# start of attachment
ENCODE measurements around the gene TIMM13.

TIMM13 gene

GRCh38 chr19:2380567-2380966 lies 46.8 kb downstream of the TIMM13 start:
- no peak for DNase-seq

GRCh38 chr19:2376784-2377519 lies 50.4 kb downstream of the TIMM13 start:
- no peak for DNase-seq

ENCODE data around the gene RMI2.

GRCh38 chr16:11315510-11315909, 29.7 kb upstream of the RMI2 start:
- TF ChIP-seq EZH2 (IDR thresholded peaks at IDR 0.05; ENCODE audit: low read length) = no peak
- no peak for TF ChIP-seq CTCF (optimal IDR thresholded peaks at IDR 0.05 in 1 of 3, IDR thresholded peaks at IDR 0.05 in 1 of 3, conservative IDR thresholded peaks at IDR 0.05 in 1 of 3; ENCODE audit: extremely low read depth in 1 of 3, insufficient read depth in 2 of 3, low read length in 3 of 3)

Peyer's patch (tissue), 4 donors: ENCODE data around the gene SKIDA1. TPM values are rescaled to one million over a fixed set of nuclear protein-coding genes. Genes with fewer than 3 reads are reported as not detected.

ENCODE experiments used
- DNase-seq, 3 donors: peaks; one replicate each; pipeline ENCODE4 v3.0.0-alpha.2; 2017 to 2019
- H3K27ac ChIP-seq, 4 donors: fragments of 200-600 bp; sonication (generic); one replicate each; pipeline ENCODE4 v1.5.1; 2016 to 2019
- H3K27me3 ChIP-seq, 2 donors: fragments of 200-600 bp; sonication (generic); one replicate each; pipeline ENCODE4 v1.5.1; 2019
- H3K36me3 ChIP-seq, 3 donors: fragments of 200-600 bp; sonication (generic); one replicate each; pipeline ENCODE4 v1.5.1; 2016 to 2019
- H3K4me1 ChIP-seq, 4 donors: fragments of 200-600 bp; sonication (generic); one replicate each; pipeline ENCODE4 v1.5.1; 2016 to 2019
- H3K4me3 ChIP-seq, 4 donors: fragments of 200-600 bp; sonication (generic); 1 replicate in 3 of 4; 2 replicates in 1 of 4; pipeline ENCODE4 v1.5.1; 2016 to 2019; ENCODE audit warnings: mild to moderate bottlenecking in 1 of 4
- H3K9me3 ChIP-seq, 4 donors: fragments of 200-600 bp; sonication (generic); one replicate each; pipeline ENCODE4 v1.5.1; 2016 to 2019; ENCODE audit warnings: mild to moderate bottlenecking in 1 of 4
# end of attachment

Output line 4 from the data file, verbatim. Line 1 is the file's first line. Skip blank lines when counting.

- no peak for DNase-seq